The cardiac (heart) muscles and smooth muscles of the viscera of birds resemble those of reptiles and mammals. The smooth muscles in the skin include a series of minute feather muscles, usually a pair running from a feather follicle to each of the four surrounding follicles. Some of these muscles act to raise the feathers, others to depress them. The striated (striped) muscles that move the limbs are concentrated on the girdles and the proximal parts of the limbs. Two pairs of large muscles move the wings in flight: the pectoralis, which lowers the wing, and the supracoracoideus, which raises it. The latter lies in the angle between the keel and the plate of the sternum and along the coracoid. It achieves a pulley-like action by means of a tendon that passes through the canal at the junction of the coracoid, furcula, and scapula and attaches to the dorsal side of the head of the humerus. The pectoralis lies over the supracoracoideus and attaches directly to the head of the humerus. In most birds the supracoracoideus is much smaller than the pectoralis, weighing as little as one-twentieth as much; in the few groups that use a powered upstroke of the wings (penguins, auks, swifts, hummingbirds, and a few others), the supracoracoideus is relatively large. Avian striated muscles contain a respiratory pigment, myoglobin. There are relatively few myoglobin-containing cells in "white meat," whereas "dark meat" derives its characteristic colour from their presence. The former type of muscle is used in short, rapid bursts of activity, whereas the latter is characteristic of muscles used continuously for long periods and especially in muscles used during diving. The circulatory system of birds is advanced over that of reptiles in several ways: (1) there is a complete separation between the pulmonary (lung) and systemic (body) circulations, as in the mammals; (2) the left systemic arch (aortic artery) is lost, blood passing from the heart to the dorsal aorta via the right arch; (3) the postcaval vein is directly connected with the renal portal that connects the kidneys with the liver; and (4) the portal circulation through the kidneys is greatly reduced. Birds' hearts are large—0.2 to over 2.4 percent of body weight, as opposed to 0.24 to 0.79 percent in most mammals. The avian lung differs from the type found in other land vertebrates, in containing fine tubes (capillaries) through which air passes and through the walls of which gas exchange takes place. Several pairs of nonvascular air sacs are connected with the lungs and extend into the pneumatic parts of the skeleton. The sound-producing organ in birds is the syrinx, located where the trachea (windpipe) divides into the bronchial tubes. The sounds are made by the flow of air setting up vibrations in membranes formed from part of the trachea, bronchi, or both. Muscles between the sternum and trachea or along the trachea and bronchi vary tension on the membranes. The avian digestive system shows adaptations for a high metabolic rate and flight. Enlargements (collectively called the crop) of parts of the esophagus permit the temporary storage of food prior to digestion. The stomach is typically divided into a glandular proventriculus and a muscular gizzard, the latter lying near the centre of gravity of the bird and compensating for the lack of teeth and the generally weak jaw musculature. Otherwise, the digestive system does not vary markedly from the general vertebrate type. Like reptiles, birds possess a cloaca, a chamber that receives digestive and metabolic wastes and reproductive products. A dorsal outpocketing of the cloaca, the bursa of Fabricius, controls antibody-mediated immunity in young birds. The bursa regresses with age, and thus its presence or absence may be used to determine age. The testes of the male bird are internal, like those of reptiles. Intromittent organs are found in only a few groups (waterfowl, cracids, tinamous, ratites). The distal part of the vas deferens (the seminal sac) becomes enlarged and convoluted in the breeding season and takes on both secretory and storage functions. In passerine birds, at least, this enlargement and the adjacent part of the cloaca form a cloacal protuberance, a swelling visible on the outside of the bird. Usually only the left ovary and oviduct are functional. The albumen, membranes, and shell are laid down in the oviduct as the egg moves down it. The gonads and accessory sexual organs of both sexes enlarge and regress seasonally. In the breeding season, the testes of finches may increase over 300-fold in volume over their winter size. Birds are homeothermic (warm-blooded) and maintain a body temperature of approximately 41° C (106° F). This temperature may be 1-1.7° C less during periods of sleep and up to 2° C higher at times of great activity. Feathers, including down, provide effective insulation. In addition, layers of subcutaneous fat add further insulation in penguins and in some other water birds. Reduction of heat loss from the feet in cold weather is accomplished by reducing blood flow to the feet and by a heat-exchange network in the blood vessels of the upper leg, so that the temperature of blood flowing into the unfeathered part of the leg is very low. Birds differ from mammals in lacking sweat glands, hence heat loss is accomplished by rapid panting, which reaches 300 respirations per minute in domestic hens. Some heat dissipation can be accomplished by regulation of blood flow to the feet. In hot climates, overheating is often prevented or reduced by behavioural means—by concentrating activities in the cooler parts of the day and seeking shade during the hot periods. Temporary hypothermia (lowered body temperature) and torpor are known for several species of nightjars, swifts, and hummingbirds. Torpor at night is believed to be widespread among hummingbirds. The heart rate of birds varies widely—from 60 to 70 beats per minute in the ostrich to more than 1,000 in some hummingbirds. The kidneys lie in depressions that are located on the underside of the pelvis. The malpighian bodies, which are the active tubules of the kidney, are very small in comparison to those of mammals, ranging from 90 to 400 per cubic millimetre. More than 60 percent of the nitrogen is excreted as uric acid or its salts. There is some resorption of water from the urine in the cloaca, with uric acid remaining. There is no urinary bladder, the urine being voided with the feces. In marine birds, salt is excreted in a solution from glands lying above the eyes through ducts leading to the nasal cavity.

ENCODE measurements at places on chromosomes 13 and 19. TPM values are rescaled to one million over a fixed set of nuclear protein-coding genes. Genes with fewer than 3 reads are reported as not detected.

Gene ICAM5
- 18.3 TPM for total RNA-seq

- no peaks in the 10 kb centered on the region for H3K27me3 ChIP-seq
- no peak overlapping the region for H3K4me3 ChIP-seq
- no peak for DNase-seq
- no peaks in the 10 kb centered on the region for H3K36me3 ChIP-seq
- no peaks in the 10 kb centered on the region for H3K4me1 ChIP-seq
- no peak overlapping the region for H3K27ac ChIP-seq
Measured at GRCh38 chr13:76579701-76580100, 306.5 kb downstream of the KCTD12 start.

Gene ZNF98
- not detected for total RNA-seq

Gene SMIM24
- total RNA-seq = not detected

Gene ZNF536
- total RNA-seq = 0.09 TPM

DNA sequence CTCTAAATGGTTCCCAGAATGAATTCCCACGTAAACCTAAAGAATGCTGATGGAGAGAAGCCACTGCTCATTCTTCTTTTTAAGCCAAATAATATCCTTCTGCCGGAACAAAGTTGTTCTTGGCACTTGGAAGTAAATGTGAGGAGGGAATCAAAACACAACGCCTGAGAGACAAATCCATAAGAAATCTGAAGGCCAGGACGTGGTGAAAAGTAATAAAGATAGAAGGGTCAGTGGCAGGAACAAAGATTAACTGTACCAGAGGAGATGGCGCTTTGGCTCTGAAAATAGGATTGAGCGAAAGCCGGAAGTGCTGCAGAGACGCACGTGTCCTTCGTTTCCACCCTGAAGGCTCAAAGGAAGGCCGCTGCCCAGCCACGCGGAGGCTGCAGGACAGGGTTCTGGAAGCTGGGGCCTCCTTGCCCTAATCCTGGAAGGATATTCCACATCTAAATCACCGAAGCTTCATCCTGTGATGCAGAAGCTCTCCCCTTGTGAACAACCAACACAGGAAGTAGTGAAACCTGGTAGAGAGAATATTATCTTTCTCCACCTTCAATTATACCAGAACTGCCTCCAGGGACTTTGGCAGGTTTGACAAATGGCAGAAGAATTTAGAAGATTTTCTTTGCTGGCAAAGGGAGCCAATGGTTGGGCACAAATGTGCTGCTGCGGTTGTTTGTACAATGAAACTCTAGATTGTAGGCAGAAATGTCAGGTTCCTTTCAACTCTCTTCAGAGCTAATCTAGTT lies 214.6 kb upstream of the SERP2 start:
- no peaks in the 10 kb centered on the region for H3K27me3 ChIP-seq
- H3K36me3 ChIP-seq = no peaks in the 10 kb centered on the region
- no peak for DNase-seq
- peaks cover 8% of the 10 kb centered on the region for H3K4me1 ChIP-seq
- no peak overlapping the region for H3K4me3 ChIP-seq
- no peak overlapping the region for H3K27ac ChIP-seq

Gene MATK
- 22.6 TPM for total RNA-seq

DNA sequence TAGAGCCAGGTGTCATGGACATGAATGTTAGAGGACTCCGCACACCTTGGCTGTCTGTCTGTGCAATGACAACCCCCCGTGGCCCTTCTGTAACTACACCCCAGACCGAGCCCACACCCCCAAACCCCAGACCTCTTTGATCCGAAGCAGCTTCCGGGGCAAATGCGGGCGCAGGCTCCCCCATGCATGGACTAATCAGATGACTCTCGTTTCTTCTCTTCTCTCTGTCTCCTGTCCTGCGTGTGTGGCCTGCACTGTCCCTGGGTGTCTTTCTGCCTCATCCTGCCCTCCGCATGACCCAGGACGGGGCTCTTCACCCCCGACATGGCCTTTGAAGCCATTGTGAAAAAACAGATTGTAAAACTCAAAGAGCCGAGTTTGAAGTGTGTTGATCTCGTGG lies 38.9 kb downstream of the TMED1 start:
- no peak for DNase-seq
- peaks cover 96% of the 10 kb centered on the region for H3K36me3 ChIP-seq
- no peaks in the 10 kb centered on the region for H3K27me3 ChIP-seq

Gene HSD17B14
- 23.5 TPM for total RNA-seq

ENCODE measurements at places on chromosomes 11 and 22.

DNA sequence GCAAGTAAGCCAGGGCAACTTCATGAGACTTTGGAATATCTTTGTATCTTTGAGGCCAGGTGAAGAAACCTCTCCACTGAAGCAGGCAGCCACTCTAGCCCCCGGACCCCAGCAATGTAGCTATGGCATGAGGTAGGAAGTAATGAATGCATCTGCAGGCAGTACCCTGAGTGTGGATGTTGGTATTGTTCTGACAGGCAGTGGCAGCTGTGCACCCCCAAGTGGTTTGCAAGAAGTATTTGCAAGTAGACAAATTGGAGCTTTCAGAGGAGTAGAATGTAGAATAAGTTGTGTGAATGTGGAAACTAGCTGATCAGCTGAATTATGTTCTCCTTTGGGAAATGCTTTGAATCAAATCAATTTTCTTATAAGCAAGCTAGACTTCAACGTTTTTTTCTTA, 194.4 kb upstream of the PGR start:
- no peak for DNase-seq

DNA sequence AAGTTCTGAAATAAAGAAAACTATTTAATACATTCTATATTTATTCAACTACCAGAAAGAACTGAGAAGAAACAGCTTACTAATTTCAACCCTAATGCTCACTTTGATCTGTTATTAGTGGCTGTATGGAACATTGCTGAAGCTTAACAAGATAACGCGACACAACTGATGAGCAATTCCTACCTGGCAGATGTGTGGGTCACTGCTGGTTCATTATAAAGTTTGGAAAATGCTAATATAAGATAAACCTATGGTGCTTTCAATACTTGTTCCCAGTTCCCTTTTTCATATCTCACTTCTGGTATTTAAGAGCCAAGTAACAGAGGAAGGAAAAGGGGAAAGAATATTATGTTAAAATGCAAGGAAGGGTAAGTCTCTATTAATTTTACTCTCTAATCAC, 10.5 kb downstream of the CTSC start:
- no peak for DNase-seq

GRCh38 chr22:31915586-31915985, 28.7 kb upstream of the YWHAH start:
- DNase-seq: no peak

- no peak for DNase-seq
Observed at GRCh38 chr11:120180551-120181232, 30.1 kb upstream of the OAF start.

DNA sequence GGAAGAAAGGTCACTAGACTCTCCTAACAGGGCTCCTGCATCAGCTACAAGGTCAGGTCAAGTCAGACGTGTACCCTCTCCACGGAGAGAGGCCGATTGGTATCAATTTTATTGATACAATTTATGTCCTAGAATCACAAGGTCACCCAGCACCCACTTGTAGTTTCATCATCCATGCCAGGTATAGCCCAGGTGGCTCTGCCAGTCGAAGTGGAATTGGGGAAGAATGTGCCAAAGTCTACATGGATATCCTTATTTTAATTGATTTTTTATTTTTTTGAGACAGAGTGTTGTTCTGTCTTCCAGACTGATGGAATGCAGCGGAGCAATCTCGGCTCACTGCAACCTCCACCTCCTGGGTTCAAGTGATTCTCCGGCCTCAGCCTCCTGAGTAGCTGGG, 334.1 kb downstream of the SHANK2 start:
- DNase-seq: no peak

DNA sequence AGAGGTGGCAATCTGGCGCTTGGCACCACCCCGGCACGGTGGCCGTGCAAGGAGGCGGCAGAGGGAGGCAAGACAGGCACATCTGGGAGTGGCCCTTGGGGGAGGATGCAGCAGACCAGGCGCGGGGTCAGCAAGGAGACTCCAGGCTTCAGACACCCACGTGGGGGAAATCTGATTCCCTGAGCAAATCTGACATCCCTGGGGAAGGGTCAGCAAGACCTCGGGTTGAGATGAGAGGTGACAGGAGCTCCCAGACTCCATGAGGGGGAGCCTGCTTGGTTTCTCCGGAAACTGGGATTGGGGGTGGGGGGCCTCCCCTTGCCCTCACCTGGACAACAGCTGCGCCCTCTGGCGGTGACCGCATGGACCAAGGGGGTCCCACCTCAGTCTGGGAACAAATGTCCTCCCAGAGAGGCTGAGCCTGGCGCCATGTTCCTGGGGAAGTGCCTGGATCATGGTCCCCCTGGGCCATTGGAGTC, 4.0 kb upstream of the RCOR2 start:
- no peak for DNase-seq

CLASS AVES Vertebrate (backboned) animals primarily adapted for flight with feathers. Warm-blooded, 4-chambered heart, left systemic arch lost. Lower jaw articulates with cranium via the quadrate; teeth absent in living forms. Reproduction by hard-shelled eggs, nearly always incubated by one or both parents. About 8,600 living species. †Subclass Archaeornithes †Order Archaeopterygiformes (Archaeopteryx).Upper Jurassic; Europe. Teeth set in sockets; long, unfused caudal vertebrae, each bearing a pair of rectrices; keelless sternum; functional claws on digits of hand. Gliding birds, about 50 cm long. Subclass Neornithes †Superorder Odontognathae †Order Hesperornithiformes (Hesperornis, Baptornis).Upper Cretaceous; North and South America. Teeth set in groove in jaws. Flightless, foot-propelled diving birds, 1 to 2 m long. Superorder Neognathae Order Tinamiformes (tinamous).Upper Pliocene to present; Central and South America. Superficially quaillike or grouselike ground-dwelling birds with flat, elongated, and rather weak bills and very small tails. Size 15-50 cm. Order Rheiformes (rheas).Lower Eocene to present; South America. Ostrich-like cursorial birds with very small tails and no aftershaft on the feathers. Sexes alike. Length 90-130 cm. Order Struthioniformes (ostrich).Lower Pliocene to present (the Eocene Eleutherornis may belong here); southwestern Asia and Africa (fossils from southern Europe and southeastern Asia). 2-toed (3rd and 4th) running birds. Males black and white, females brown. Aftershafts, down, and filoplumes absent. Largest living bird; length to 180 cm, height 260 cm, weight 136 kg, egg 1.6 kg. Order Casuariiformes (emus, cassowaries).Pleistocene to present; Australia, New Guinea, adjacent islands. Very large, cursorial (running) birds. Sexes alike, brown (emus) or blackish with brightly coloured wattles and skin on head (cassowaries). Aftershaft very large. Length 130-190 cm. †Order Aepyornithiformes (elephant birds).Pleistocene; Madagascar (upper Eocene and lower Oligocene fossils from Egypt have been placed here). Very large and graviportal (heavy bodied); height to 3 m; egg weight estimated at 10 kg. Order Dinornithiformes (moas, kiwis).Upper Miocene or lower Pliocene to present; New Zealand. Very large (to 3 m tall) and graviportal birds (moas) or smaller (length 30-80 cm); almost wingless, nocturnal, probing birds (kiwis). Order Podicipediformes (grebes).Lower Miocene to present; worldwide. Foot-propelled diving birds with lobed toes, minute tails, and silky plumage. Length 21-66 cm. Order Procellariiformes (albatrosses, shearwaters, fulmars, prions, petrels).Middle Eocene to present; all oceans, but most numerous in Southern Hemisphere. Web-footed marine birds with tubular nostrils; rhamphotheca divided into plates; possess a musky smell. Most have narrow wings and stiff, gliding flight. Length 14-135 cm. Order Sphenisciformes (penguins).Upper Eocene to present; oceans of Southern Hemisphere. Wings flipper-like, for propulsion underwater; webbed feet short and stout; stance upright. Feathers short and dense, molted in patches. Length 40-120 cm (fossil forms to 180 cm). Order Pelecaniformes (pelicans, boobies, tropic birds, cormorants, frigate birds).Paleocene to present; worldwide. Water birds with all 4 toes webbed; bill hooked or straight and sharply pointed. Length 50-180 cm. Order Anseriformes (screamers, waterfowl).Middle Eocene to present. Web-footed birds with broad bills containing fine plates or lamellae (waterfowl); or large-footed marsh birds with chicken-like bills (screamers). Length 29-160 cm. Order Phoenicopteriformes (flamingos).Cretaceous to present; discontinuously distributed in warm regions except Australasia. More varied and widely distributed as fossils. Web-footed birds with long legs, long necks, bent bills with lamellae, and much pink or red in the plumage. Share characters with both Anseriformes and Ciconiiformes, but evidently closer to the latter, with which they are sometimes grouped. Length 91-122 cm (some fossil forms smaller). Order Ciconiiformes (herons, storks, ibises, spoonbills).Upper Cretaceous to present; worldwide except in extreme north. Long-legged wading birds with long bills; feet not webbed. Although usually grouped together, herons and storks may prove to belong to different orders. Length 28-152 cm. Order Falconiformes (diurnal birds of prey).Upper Paleocene to present; worldwide. Diurnal raptors with hooked beaks, long talons, and short (hawks, falcons) or very long (secretary bird) legs or carrion-eating birds with weaker claws and tear-ing bills (vultures, condors). Length 15-150 cm (some fossil forms larger). Order Galliformes (grouse, pheasants, quail, turkeys).Middle Eocene to present; nearly worldwide, except southern South America. Terrestrial or arboreal chicken-like birds; strong, scratching feet; short, rounded wings; feathers with long aftershafts. Length 13-198 cm. Order Gruiformes (cranes, rails, coots, cariamas, bustards). Upper Cretaceous to present; worldwide. Diverse group, ranging from small quail-like hemipodes to large long-legged cranes, marsh-inhabiting rails, swimming coots and fin-foots, and cursorial bustards. The Tertiary phororhacoids belong here, as may the very large Diatryma and its relatives. Length 11-152 cm (fossils to 200 cm tall). †Order Ichthyornithiformes (Ichthyornis, Apatornis).Upper Cretaceous; North America. Superficially gull- or ternlike water birds of uncertain affinities. Length approximately 21 to 26 cm (estimated from reconstruction of fossils). Order Charadriiformes (plovers, sandpipers, gulls, terns, auks).Upper Cretaceous to present; worldwide. 3 basic body plans: Suborder Charadrii—waders (shorebirds), usually feeding on small animals in mud or water, bill variable but often long and used for probing; Lari—web-footed, dense-plumaged water birds feeding by plunging into water for fish, robbing other birds, or scavenging; Alcae—dense-plumaged, web-footed, marine, wing-propelled divers, feeding on fish or invertebrates. Length 13-76 cm. Order Gaviiformes (loons or divers).Upper Paleocene to present; Holarctic. Foot-propelled diving birds with webbed feet and pointed bills. Cnemial crest an extension of the tibia. Length 66-95 cm. Order Columbiformes (sand grouse, pigeons, doves, dodoes). Upper Eocene or lower Oligocene to present; worldwide except in extreme north. Fast-flying birds with pointed wings and weak bills; feed on seeds and fruit. Length 15-84 cm. Order Psittaciformes (parrots, lories, cockatoos).Upper Oligocene to present; throughout tropics, with some temperate-zone species. Often brightly coloured. Strong-flying, seed-, fruit-, or nectar-eating birds with very stout, hooked bills and zygodactyl feet (i.e., outer toe reversed). Length 9.5-99 cm. Order Cuculiformes (turacos, cuckoos, roadrunners).Upper Eocene or lower Oligocene to present; worldwide except in extreme north. Long-tailed birds with zygodactyl or semizygodactyl feet. Feed on both fruits and small animals. Most arboreal, a few terrestrial. Some brood parasites. Length 16-70 cm. Order Strigiformes (owls).Eocene to present; worldwide. Nocturnal raptorial birds with hooked beaks, strong talons, and soft plumage. Length 13-69 cm. Order Caprimulgiformes (nightjars, frogmouths, oilbird).Pliocene to present; worldwide except in extreme north. Concealingly coloured, soft-plumaged, nocturnal birds with weak feet and very large mouths. Most feed on insects caught in flight. Length 19-53 cm. Order Apodiformes (swifts, hummingbirds).Upper Eocene or lower Oligocene to present; worldwide except in extreme north; hummingbirds limited to New World. Rapid-flying birds that feed on the wing on insects and nectar. "Hand" and primaries constitute a relatively great proportion of the wing; feet weak. Length 6.3 to 23 cm. Order Coliiformes (colies or mousebirds).Unknown as fossils. Africa south of the Sahara. Soft-plumaged birds with long, pointed tails and all 4 toes directed forward. Food largely vegetable, some insects. Length 29 to 36 cm. Order Trogoniformes (trogons).Pantropical, except Australasia; upper Eocene or lower Oligocene to present. Extremely soft-plumaged arboreal birds; underparts yellow to red, head and neck often iridescent, tail long, black and white. Feet weak; 1st and 2nd toes directed backward. Food insects and small fruit. Length 23 to 34 cm. Order Coraciiformes (kingfishers and allies).Eocene to present; worldwide except in extreme north. A heterogeneous group of hole-nesting birds. Many with long, pointed bills and blue or green in plumage. All have 2nd and 3rd or 3rd and 4th toes joined at base. Food largely animal, except hornbills, which eat much fruit. Length 9 to 160 cm. Order Piciformes (woodpeckers, barbets, honey guides, toucans).Upper Oligocene (possibly upper Eocene) to present. Zygodactyl (rarely 3-toed) hole-nesting birds. Food insects and fruit. Woodpeckers are modified for climbing. Honey guides are brood parasites. Length 9 to 61 cm. Order Passeriformes (perching birds).Upper Eocene to present; worldwide. The large complex assemblage of perching birds, containing more than half of the known species of birds. Bill, plumage, and habits highly varied. Length 7.5 to 102 cm.